Whilst it’s not a certainty that data will removed from the web, it does happen (See /r/datahoarder and /r/lostmedia). As I get all my podcasts through Spotify these days I have no control if they suddenly pull their account, or stop the show. There are also other use cases, like wanting the offline MP3 to add to another device if you will not have any connectivity. As there are some I enjoy and can see myself listening to again in the future, why not catalog them!
In this post, I am using PodGrab in a docker container, running on my QNAP NAS. The container runs in the background and checks provided RSS feeds periodically. It will download any new episodes it finds, as well as any existing ones to a mounted directory.
Note: This guide is in the context of using ContainerStation on a QNAP NAS Device (As these are basically notes to future self on how I set this up!) You can still use this container on a regular docker instance using
Setting up in Docker and not on a QNAP
This guide is focused on the QNAP side so this isn’t the article for you, but otherwise simply run the docker command below or see the official git repo for notes on docker-compose.
docker run -d -p 8080:8080 --name=podgrab -v "/host/path/to/assets:/assets" -v "/host/path/to/config:/config" akhilrex/podgrab
Setting up on the QNAP NAS
Whilst its not a requirement, I recommend setting up a new user for docker to run under which only has access to a new shared folder where you will store the podcasts. This allows the container to be more isolated, and whilst you can run as the admin/root user, this allows the container carte-blanche access to your system.
Create a new share (optional…) and create a location to store the podcasts.
Create a new share, or pick one that you will use. In my example I simply re-use my “Media” share.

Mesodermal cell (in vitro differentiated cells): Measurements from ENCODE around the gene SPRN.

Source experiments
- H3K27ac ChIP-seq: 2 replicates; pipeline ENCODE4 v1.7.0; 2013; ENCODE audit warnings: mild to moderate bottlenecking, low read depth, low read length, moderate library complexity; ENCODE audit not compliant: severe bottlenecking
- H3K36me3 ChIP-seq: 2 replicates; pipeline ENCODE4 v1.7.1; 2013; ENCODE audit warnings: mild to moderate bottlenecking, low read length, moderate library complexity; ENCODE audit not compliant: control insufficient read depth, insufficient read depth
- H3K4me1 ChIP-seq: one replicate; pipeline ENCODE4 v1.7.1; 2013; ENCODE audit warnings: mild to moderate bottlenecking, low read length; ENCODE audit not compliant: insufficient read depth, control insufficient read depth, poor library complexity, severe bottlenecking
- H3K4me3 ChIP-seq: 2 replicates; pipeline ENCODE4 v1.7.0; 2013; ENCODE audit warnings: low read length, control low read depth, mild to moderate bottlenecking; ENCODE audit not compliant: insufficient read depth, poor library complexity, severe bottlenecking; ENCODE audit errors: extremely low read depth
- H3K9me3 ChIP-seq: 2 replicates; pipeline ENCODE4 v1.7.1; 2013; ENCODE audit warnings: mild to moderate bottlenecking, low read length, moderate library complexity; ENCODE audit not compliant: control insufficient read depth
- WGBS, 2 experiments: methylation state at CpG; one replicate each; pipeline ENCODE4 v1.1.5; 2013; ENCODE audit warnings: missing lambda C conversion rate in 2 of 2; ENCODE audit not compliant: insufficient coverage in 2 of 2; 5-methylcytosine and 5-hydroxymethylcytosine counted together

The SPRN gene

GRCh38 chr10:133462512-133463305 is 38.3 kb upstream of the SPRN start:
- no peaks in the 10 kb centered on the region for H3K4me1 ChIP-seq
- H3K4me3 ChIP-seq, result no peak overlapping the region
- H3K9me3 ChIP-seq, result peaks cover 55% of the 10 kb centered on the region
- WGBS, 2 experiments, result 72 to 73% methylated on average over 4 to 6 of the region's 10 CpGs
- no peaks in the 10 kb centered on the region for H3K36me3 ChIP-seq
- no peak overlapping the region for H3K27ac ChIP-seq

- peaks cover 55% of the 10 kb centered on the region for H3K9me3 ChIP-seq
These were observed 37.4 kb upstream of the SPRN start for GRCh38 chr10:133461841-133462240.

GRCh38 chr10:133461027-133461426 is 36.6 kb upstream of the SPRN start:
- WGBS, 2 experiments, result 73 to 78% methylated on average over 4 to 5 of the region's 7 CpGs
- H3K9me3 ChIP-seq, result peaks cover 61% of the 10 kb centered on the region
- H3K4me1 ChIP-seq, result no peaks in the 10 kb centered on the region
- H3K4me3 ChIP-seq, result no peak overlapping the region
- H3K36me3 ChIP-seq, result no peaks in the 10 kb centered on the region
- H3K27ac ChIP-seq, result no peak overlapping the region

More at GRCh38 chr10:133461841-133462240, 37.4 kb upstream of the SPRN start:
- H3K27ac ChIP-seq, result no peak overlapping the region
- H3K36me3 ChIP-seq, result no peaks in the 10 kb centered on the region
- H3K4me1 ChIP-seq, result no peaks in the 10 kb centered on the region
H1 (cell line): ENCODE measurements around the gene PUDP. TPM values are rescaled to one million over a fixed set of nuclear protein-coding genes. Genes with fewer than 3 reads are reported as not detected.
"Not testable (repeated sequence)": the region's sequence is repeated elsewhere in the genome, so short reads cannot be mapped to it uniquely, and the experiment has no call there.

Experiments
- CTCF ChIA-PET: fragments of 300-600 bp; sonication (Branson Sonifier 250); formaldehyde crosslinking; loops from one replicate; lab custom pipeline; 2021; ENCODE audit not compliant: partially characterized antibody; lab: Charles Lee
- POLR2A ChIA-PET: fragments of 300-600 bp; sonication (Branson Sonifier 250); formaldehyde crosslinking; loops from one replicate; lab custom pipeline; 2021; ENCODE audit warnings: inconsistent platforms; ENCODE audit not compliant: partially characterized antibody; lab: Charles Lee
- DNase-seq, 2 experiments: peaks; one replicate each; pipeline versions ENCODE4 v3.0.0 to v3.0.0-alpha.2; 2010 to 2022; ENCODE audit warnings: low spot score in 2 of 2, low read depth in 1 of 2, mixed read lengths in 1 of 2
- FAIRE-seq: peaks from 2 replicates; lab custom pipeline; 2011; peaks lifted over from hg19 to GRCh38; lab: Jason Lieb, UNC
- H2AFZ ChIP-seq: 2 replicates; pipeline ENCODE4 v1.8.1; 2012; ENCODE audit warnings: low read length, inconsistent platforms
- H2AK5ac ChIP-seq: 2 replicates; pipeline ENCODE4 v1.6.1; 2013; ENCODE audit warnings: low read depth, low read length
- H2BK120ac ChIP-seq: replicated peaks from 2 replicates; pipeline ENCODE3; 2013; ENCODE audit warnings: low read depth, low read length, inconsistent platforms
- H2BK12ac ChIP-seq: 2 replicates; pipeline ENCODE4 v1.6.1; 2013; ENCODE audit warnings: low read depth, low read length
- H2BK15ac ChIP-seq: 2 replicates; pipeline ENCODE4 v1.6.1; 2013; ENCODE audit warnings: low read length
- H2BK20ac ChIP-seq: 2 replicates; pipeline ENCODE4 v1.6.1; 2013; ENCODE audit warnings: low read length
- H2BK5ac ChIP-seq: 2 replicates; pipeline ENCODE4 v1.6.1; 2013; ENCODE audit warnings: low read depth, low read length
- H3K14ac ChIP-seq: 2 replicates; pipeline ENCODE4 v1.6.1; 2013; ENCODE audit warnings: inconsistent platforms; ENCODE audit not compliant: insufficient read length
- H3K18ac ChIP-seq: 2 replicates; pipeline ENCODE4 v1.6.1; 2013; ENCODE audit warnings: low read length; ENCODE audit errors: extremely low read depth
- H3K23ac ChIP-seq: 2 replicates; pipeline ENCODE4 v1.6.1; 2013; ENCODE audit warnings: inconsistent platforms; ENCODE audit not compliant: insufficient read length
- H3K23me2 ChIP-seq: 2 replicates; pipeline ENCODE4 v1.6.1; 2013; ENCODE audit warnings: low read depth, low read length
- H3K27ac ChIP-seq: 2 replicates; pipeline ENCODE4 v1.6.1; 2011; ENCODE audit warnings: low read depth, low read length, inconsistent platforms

Then make a new folder which will contain the downloaded data. You will need 2 folders – “Assets”, and “Config”. How mine is set up is shown below.
Create a new user
In the control panel, select Users -> Create.
Give the user a memorable username (we will need it later) and under “Shared folder permission”, select “RW” permission on the share you will be storing the data in.
Next we need to get the users ID to pass through to Docker. We need to SSH to the server. For this I am using PuTTY (
choco install putty or find online). Provide the NAS IP address or name, and leave the port. Press “Open” and you should get a new terminal window.
When prompted, log in to the system as an admin user.
If successful you will get to the somewhat helpful “GUI”. Press “Q” to exit this though, as we just want raw terminal! – Following the “yes i am sure i want to quit” prompts.
When you get to the terminal, run
id <username> command to get the IDs for the user you just created. (UID and GID)
Running PodGrab on ContainerStation
Go to ContainerStation within the QNAP dashboard, then “Images”, then select “Pull”.
In the modal dialog, select the Docker Hub registry, provide the image name of
akhilrex/podgrab and leave the version as
latest. Press “Pull”.
Select “Create container” on the new image.
On the next screen, give it a unique name and set any CPU and RAM limitations (It ran more than fine with 256mb, and can probably do even less!). Then select “Advanced Settings”, “Environment”, and change the “UID” to the UID from the PuTTY window previously. This will limit the container to the permission of the new user.
Next, we need to map the volume. Go to “Shared Folder” under advanced settings and under “Volume From Host” we need to map 2 directories for PodGrab. Here we select the Location we want the podcasts to be stored to (/Assets) and the place the config will be stored (/Config). Technically you don’t need to map them and can use docker volumes, but this way the data is actually accessible from outside the container.
Finally, lets forward the port. Select “network” and then add a port which will be used to access the GUI. For example in the screenshot below specifying 1234 will make it accessible at http://NAS:1234
Click create and wait. You should see the new container running under the “overview” tab of ContainerStation.
Setting up PodGrab
It’s quite self-explanatory really, but visit http://nas:port (as configured above) now and you should see PodGrab.
Simply add a new show using the on-screen prompt from RSS feed and it will display on the home page. You can leave it and have it grab everything from this point onward, or click “download all” to get all available ones up front too.
Below is showing the screen, with 2 of my favorite podcasts.
Checking your mapped directory should show you the MP3s under the Assets folder.
What is also nice about PodGrab is that you can listen to the podcast via the web interface too, on any device on your network. Simply navigate into the show and select an episode which has been downloaded and use the in-built player.